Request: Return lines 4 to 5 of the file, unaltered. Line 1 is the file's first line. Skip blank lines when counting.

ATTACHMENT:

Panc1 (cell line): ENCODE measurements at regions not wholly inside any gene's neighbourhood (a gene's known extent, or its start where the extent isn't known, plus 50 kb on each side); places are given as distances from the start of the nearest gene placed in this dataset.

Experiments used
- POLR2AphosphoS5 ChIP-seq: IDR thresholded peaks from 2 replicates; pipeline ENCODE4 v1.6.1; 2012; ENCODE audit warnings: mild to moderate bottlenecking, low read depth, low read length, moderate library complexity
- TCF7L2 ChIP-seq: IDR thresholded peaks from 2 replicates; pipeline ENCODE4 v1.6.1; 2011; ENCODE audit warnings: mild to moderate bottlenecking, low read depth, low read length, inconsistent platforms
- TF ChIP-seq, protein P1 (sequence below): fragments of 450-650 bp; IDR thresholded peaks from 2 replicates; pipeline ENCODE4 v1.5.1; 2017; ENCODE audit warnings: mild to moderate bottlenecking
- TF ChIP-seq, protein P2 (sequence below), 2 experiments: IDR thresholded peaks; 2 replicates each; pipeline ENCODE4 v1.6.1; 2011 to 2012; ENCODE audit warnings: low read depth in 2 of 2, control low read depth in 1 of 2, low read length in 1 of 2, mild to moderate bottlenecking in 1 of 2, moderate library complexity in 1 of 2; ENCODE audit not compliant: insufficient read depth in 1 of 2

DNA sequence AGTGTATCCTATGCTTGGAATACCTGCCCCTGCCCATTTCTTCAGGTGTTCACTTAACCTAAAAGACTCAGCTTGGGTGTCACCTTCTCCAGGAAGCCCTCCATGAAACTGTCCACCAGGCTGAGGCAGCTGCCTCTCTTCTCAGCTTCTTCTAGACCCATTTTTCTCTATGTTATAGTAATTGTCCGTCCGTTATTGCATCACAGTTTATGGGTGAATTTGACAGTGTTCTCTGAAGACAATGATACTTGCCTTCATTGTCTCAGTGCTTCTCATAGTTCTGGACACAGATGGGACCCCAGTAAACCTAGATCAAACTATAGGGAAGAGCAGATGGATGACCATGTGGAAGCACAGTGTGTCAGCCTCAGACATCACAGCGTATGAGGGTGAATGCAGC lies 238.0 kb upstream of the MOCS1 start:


- TCF7L2 ChIP-seq: IDR thresholded peaks from 2 replicates; pipeline ENCODE4 v1.6.1; 2011; ENCODE audit warnings: mild to moderate bottlenecking, low read depth, low read length, inconsistent platforms
- TF ChIP-seq, protein P1 (sequence below): fragments of 450-650 bp; IDR thresholded peaks from 2 replicates; pipeline ENCODE4 v1.5.1; 2017; ENCODE audit warnings: mild to moderate bottlenecking